The embroidery finishes with satin stitching to join the two pieces and satin stitching around all of the remaining edges.

Cut away excess water-soluble stabilizer and remove the rest with a wet cloth.

Kreative Kiwi has several designs like this so you can make projects without any hoop limitations.

This weekend our Design Pop-up Store features all our Halloween Designs and Projects at a 70% discount!

 

 

Better Embroidery: Add Interfacing

Stabilizers support embroidery stitches but, sometimes, fabric needs a little bit of help too.

Adding a layer of fusible interfacing to the back of fabric before embroidering can help prevent puckering, particularly with lighter cotton fabrics. In applique, they provide additional support and prevent darker fabrics from showing through lighter colors.

The key is to use interfacing that is both fusible and lightweight. It should add support without affecting the drape of the fabric. It doesn’t need to be stiff. I have used the following Pellon interfacings successfully. Other brands have comparable products that should work equally well.

Pellon 911FF is a fusible featherweight. It is 90/10 polyester/rayon blend, so care is needed when ironing the back of the embroidery.

Shape-Flex, SF101, is a 100% cotton interfacing. It works well with most any base fabric, and is particularly nice for applique.

Both 911FF and SF101 are machine washable and dryable.

Ultra Weft 860F  is an 85/15 rayon/polyester blend. It is very soft and has a wonderful drape. As a dry-clean only product, I use it as a backing for light-colored linen embroideries that are framed.

Interfacing helps to support the fabric but is not a replacement for stabilizers. Stabilizers are still needed in embroidery to support stitching.

 

 

Double Sided Applique Towel

Start with a basic applique design like this design, part of the Elegant Applique Leaves collection from Oma’s Place.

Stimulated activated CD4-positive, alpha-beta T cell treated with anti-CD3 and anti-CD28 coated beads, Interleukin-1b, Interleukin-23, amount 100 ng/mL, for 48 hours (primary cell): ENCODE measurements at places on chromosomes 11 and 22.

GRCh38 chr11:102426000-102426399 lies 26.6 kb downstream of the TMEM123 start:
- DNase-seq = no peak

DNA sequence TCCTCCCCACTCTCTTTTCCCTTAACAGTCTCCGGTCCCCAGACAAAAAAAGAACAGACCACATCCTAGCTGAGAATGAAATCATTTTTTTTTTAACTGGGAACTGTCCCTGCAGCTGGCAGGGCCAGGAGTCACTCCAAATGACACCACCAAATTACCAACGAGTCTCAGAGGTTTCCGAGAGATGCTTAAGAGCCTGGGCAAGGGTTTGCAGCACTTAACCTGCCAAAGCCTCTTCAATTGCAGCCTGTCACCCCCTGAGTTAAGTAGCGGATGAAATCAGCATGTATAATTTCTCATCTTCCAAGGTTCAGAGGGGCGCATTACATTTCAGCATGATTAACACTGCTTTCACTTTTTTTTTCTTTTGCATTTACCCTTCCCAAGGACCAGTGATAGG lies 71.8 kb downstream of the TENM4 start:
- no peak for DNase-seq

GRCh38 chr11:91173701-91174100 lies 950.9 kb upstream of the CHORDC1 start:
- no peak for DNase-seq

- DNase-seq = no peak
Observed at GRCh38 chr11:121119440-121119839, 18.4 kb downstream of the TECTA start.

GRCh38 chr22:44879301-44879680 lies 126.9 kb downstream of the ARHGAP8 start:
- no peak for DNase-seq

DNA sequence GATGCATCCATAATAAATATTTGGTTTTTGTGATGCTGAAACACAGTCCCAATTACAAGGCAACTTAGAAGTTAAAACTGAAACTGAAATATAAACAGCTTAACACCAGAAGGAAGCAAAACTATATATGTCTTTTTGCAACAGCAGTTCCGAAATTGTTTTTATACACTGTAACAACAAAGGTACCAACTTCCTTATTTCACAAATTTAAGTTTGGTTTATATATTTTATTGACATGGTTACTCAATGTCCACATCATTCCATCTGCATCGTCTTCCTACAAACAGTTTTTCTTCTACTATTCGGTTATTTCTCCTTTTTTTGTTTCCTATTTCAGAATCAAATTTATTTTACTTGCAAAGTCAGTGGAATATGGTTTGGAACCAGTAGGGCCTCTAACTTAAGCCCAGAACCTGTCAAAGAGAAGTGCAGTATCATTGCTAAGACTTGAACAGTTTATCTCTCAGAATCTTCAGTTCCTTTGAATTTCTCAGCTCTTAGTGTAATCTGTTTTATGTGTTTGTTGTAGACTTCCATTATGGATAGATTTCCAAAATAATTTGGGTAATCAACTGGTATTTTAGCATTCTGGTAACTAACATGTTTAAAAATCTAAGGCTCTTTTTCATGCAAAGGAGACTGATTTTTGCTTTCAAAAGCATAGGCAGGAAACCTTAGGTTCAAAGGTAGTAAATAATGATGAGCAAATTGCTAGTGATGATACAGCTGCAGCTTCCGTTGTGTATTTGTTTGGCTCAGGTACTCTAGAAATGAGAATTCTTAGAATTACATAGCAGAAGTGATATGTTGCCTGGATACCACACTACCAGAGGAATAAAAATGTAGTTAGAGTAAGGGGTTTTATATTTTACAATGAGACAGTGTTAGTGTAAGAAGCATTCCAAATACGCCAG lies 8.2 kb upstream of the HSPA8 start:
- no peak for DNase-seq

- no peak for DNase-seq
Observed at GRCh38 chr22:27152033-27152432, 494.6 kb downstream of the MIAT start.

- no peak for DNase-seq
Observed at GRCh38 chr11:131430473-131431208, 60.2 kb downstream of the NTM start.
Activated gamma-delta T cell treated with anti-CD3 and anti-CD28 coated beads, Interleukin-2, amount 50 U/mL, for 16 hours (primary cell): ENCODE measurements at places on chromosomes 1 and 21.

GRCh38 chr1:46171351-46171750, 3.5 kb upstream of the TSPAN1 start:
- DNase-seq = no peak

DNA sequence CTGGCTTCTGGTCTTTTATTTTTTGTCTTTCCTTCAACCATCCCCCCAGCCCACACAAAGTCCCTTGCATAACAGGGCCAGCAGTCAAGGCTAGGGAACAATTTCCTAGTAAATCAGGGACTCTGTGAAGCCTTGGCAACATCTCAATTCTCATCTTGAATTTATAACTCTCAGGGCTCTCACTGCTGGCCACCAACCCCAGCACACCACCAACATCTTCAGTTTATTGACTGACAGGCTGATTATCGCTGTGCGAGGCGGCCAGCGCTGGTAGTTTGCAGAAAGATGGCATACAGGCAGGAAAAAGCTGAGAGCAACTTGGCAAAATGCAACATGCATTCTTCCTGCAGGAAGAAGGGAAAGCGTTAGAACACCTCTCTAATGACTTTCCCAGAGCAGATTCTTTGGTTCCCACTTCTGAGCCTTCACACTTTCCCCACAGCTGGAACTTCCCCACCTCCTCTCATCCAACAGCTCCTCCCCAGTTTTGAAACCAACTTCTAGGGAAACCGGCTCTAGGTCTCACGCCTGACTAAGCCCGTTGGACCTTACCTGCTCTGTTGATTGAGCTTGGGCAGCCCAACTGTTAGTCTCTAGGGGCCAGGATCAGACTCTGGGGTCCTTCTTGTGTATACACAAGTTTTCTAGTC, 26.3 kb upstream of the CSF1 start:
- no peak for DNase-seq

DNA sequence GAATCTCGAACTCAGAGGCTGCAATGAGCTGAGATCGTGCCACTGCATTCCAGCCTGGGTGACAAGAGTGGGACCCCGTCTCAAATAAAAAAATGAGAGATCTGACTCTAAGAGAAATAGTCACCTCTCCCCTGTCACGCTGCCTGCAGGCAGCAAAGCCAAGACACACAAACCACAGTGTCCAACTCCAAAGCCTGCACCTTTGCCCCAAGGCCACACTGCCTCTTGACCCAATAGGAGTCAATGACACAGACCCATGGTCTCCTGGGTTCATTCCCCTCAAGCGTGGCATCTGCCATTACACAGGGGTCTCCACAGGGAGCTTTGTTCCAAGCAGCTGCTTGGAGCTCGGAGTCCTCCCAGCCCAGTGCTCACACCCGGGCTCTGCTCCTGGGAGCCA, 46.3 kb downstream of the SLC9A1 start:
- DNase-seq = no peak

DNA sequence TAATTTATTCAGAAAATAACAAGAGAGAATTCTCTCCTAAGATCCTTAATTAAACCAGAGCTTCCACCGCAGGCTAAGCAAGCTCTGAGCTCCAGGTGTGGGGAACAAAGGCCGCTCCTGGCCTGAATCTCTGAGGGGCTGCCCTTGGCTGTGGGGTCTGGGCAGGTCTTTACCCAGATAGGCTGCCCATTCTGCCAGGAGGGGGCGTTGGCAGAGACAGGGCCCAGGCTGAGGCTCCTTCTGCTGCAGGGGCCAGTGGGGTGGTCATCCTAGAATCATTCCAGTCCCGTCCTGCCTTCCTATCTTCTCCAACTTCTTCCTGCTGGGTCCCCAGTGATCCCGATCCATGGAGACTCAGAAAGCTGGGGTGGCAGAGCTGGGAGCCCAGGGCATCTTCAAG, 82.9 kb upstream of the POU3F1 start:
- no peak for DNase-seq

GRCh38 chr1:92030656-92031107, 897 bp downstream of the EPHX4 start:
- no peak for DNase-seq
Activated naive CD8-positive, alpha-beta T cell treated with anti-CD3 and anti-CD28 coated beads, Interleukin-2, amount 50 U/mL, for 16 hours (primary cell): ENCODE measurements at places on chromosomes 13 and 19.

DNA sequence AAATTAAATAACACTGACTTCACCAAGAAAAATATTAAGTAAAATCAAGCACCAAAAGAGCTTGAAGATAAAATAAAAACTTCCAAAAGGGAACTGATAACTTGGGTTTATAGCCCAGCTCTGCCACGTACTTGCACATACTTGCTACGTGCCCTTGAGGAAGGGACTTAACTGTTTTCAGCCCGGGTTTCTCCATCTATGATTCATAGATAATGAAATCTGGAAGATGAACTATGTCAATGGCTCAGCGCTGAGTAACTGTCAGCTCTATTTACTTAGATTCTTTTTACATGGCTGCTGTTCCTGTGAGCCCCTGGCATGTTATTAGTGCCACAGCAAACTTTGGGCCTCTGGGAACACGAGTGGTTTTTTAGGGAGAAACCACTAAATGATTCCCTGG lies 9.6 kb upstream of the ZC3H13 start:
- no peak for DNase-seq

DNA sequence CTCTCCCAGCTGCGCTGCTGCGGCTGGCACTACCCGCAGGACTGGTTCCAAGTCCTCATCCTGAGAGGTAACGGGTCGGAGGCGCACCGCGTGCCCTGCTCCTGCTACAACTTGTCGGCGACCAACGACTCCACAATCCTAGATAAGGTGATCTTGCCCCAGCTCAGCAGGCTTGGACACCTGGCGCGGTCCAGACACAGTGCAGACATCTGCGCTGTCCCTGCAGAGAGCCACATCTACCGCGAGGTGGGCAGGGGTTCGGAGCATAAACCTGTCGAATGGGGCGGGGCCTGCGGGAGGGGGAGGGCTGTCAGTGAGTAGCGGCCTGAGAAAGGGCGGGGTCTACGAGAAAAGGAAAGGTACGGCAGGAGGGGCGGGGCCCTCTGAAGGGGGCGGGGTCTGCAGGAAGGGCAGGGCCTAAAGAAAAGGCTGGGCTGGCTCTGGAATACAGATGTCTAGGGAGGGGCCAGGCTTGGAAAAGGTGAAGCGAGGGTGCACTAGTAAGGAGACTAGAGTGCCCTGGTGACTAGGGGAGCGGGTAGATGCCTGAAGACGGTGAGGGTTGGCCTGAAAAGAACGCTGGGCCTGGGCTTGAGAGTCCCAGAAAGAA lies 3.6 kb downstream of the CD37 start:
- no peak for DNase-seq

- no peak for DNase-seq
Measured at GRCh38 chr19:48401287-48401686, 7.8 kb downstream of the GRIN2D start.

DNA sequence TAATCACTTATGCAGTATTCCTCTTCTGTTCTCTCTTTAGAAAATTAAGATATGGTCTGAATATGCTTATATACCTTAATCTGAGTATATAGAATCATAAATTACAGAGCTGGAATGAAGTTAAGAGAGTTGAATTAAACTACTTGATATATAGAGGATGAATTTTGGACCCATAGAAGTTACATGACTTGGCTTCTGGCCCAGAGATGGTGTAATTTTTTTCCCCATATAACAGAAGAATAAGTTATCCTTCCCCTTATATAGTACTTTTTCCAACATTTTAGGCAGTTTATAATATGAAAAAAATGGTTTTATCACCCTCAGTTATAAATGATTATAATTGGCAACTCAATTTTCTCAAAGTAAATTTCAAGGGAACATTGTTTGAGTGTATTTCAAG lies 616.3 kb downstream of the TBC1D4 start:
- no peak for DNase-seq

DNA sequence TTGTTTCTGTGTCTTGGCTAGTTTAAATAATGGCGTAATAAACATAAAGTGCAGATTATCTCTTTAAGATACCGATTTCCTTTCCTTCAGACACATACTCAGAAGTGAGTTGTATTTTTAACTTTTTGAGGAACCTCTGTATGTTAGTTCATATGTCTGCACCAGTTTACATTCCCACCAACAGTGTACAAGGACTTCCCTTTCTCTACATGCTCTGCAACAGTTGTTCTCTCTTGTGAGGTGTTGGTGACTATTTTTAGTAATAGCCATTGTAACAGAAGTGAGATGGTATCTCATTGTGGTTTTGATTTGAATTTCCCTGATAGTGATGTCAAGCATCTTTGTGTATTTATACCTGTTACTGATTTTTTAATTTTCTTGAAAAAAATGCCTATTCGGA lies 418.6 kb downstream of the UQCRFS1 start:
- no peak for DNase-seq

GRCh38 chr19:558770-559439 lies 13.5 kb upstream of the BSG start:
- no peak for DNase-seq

The applique technique in itself is the same, except that when you apply fabric to tack down, add it to the back too! Refer back to this tutorial if needed for specific steps.

When stitching double-sided applique projects, be sure to use the same color thread in the bobbin.

Hoop and baste as usual. The placement stitch shows up on both the front and the back.

Secure applique fabric and tack it down.

Make sure that edges of the applique fabric on the back don’t turn under when the hoop is reattached.

Trim both front and back applique fabrics when prompted.

When trimming fabric on the back of the hoop, be sure to not push on the hooped stabilizer. Otherwise, finishing stitches may not register correctly.

Continue stitching as the design indicates, remove excess stabilizer, and you will have gorgeous embroidery on the front and back of your towel, blanket, or whatever it is that you want to create!

Better Embroidery: Pull Bobbin Thread to the Top

It is a really simple thing, but it makes a tremendous difference. Pulling bobbin thread to the top of the hoop before you begin embroidery gives you a beautiful finish with a lot less problems.

If you have ever had thread loops or tumbleweeds on the back of your embroidery or, worse yet, a thread snag that pulls a hole in the stabilizer, you know how frustrating it is. Sometimes, the project can’t even be saved.

By making a habit of pulling the bobbin thread to the top, thread tails stay out of the way and, hopefully, out of trouble.

Drop the needle into the hooped stabilizer and fabric and raise it back up. The embroidery thread loops around the bobbin thread so that when you pull on the embroidery thread, a loop of bobbin thread pulls to the top.

Sometimes, the embroidery thread pulls freely without bringing the bobbin thread to the surface. If that happens, hold the embroidery thread where it comes off of the spool to put a bit of tension on the pulling thread. The bobbin loop should easily pull to the surface.

Hook your embroidery scissors or machine stylus in the loop and pull it through. Hold both tails off to the side, keeping them out of the embroidery field until they are tied off and trimmed. Then begin embroidery.

The other benefit to pulling bobbin thread to the top is that it avoids getting tangled in jump stitches on the back of the embroidery. A floating bobbin thread tail can also cause jumbled stitches and uneven fills.

For projects made with freestanding lace like the candle embroidery, where the back of the item will show, pulling bobbin thread to the top makes finishing stitches much cleaner.

Whether the back of your design will show or not, making sure your stray bobbin thread sees the light of day makes for a better embroidery experience.

Embroidery Techniques: Applique

If you have never tried applique before, you should! Although it may look intimidating, applique is quite easy and a ton of fun.

Applique is the process of adding a layer of material, sometimes multiple layers of material, to a base fabric or item like a towel or sweatshirt.